Colloidal suspension flow and transport behavior in small channels by magnetic resonance microscopy

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Montana State University - Bozeman, College of Engineering


The research presented addresses colloidal transport issues in small channel systems using Magnetic Resonance Microscopy techniques. In transport phenomena, the interaction between convection or deterministic motions and diffusion or random motions is important in many engineering and natural applications, especially relating to multiphase flows. Magnetic Resonance methods have the ability to separate coherent from incoherent motion, as well as measure spatially resolved velocity, probability distributions of displacement, and microstructure on the pore scale, even within a multiphase colloidal system. A dilute (f < 0.10) suspension of ~2.5 mm Brownian particles under shear flow in a 1 mm diameter glass capillary was investigated using spectrally resolved Pulsed Gradient Spin Echo techniques. The results indicate particle migration inward towards the capillary center. In addition, dispersion coefficients measured via flow-compensated Pulsed Gradient Spin Echo techniques as a function of observation time indicate the onset of irreversible dynamics with increasing total strain. Particle migration and irreversible dynamics are generally not expected to occur in dilute Brownian suspensions and are therefore not considered in the modeling of flow systems.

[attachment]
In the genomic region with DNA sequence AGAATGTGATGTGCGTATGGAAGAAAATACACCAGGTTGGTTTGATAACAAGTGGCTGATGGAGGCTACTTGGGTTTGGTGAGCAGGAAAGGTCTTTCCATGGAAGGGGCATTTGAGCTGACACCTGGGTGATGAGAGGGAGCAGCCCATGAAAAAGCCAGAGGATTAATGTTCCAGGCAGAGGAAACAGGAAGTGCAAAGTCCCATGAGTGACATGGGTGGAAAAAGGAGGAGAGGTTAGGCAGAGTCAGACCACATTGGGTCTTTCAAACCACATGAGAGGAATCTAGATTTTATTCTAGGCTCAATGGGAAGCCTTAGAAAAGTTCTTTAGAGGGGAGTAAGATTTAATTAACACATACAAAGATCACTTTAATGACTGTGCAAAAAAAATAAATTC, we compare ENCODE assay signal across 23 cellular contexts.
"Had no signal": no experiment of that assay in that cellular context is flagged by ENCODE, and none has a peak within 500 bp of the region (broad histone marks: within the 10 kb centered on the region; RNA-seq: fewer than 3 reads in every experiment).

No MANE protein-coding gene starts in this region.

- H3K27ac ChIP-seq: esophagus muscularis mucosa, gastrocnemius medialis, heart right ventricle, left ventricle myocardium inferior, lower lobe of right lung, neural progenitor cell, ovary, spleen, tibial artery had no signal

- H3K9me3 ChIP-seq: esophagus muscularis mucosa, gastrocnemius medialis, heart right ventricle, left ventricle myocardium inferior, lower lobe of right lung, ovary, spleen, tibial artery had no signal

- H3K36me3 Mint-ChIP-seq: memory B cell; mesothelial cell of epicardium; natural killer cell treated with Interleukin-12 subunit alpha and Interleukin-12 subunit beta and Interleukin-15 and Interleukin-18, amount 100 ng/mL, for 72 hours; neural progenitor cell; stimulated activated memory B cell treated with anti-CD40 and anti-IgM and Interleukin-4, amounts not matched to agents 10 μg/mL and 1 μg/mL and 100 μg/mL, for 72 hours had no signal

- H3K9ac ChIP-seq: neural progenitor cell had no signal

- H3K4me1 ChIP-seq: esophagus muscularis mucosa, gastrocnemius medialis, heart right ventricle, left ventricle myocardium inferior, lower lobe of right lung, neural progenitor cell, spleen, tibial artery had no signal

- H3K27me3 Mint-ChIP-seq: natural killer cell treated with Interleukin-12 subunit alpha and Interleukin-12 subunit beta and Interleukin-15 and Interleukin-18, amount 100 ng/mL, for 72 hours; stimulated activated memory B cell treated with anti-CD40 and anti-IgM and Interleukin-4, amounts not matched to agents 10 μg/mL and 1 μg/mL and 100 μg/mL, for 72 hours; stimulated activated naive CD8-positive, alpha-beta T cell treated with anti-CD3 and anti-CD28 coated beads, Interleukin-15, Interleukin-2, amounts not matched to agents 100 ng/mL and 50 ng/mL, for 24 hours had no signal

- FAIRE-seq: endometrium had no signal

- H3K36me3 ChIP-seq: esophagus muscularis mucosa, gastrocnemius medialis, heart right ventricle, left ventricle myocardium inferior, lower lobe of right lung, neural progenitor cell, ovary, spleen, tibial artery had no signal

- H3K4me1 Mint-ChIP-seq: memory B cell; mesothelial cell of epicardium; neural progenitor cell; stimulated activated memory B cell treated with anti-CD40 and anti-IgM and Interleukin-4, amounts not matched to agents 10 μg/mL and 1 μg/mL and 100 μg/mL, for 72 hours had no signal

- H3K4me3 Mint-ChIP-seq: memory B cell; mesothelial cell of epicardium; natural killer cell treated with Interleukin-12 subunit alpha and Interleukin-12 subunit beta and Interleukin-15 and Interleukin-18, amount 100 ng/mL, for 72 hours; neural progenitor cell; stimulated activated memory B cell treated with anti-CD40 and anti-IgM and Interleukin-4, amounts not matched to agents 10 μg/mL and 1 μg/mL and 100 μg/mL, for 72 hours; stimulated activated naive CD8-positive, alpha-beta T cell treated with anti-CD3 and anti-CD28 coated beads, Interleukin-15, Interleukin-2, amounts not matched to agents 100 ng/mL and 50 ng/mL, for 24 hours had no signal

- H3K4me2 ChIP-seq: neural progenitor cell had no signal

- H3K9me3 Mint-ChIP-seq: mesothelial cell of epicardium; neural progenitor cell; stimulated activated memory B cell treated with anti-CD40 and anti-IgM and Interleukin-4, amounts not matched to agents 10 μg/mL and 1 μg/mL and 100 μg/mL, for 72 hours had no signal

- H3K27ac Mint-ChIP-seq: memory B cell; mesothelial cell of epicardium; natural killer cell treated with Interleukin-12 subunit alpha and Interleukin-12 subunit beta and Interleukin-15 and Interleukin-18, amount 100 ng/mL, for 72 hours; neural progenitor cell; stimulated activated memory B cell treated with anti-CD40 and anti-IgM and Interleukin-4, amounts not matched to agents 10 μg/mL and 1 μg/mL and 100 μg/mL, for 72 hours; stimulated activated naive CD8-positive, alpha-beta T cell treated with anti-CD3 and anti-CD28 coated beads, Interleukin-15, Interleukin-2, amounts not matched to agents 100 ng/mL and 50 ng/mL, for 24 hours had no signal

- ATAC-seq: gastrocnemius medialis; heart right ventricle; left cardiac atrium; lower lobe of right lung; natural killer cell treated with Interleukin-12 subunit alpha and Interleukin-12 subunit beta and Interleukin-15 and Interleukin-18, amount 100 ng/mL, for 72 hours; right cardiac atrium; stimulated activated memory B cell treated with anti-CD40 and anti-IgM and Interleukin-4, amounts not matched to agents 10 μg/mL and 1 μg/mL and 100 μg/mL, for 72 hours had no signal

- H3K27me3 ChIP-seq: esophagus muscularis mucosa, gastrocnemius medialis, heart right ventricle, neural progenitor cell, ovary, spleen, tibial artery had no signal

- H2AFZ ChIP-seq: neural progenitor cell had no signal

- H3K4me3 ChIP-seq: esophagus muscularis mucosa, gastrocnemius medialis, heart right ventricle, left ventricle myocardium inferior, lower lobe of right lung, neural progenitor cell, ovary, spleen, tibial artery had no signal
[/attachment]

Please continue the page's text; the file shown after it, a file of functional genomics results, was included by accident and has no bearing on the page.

Evidence of these effects, as indicated by the data presented, exhibits the importance of many body hydrodynamics in dilute Brownian suspensions and shows the applicability of chaos theory and non equilibrium statistical mechanics methods to model these systems. Additionally, blood, a well-studied cellular suspension with controllable aggregation properties, was studied when exposed to shear in a small gap cylindrical Couette rheometer. Shear induced particle migration in inhomogeneous shear flows creates non-uniform particle concentrations and cell depletion near the walls of the flow chambers. Non-uniform particle concentrations affect the overall flow characteristics of the suspension and create spatial variation of effective material properties, such as apparent viscosity. Understanding erythrocyte migration away from vessel walls is useful for identifying physiological transport mechanisms, designing filtration devices and designing microfluidic based sensors for blood. As a non-invasive and non-destructive technique with the ability to probe time and length scale displacements non-invasively, Magnetic Resonance Microscopy provides a unique perspective on the study of complex and opaque colloidal suspension flow.




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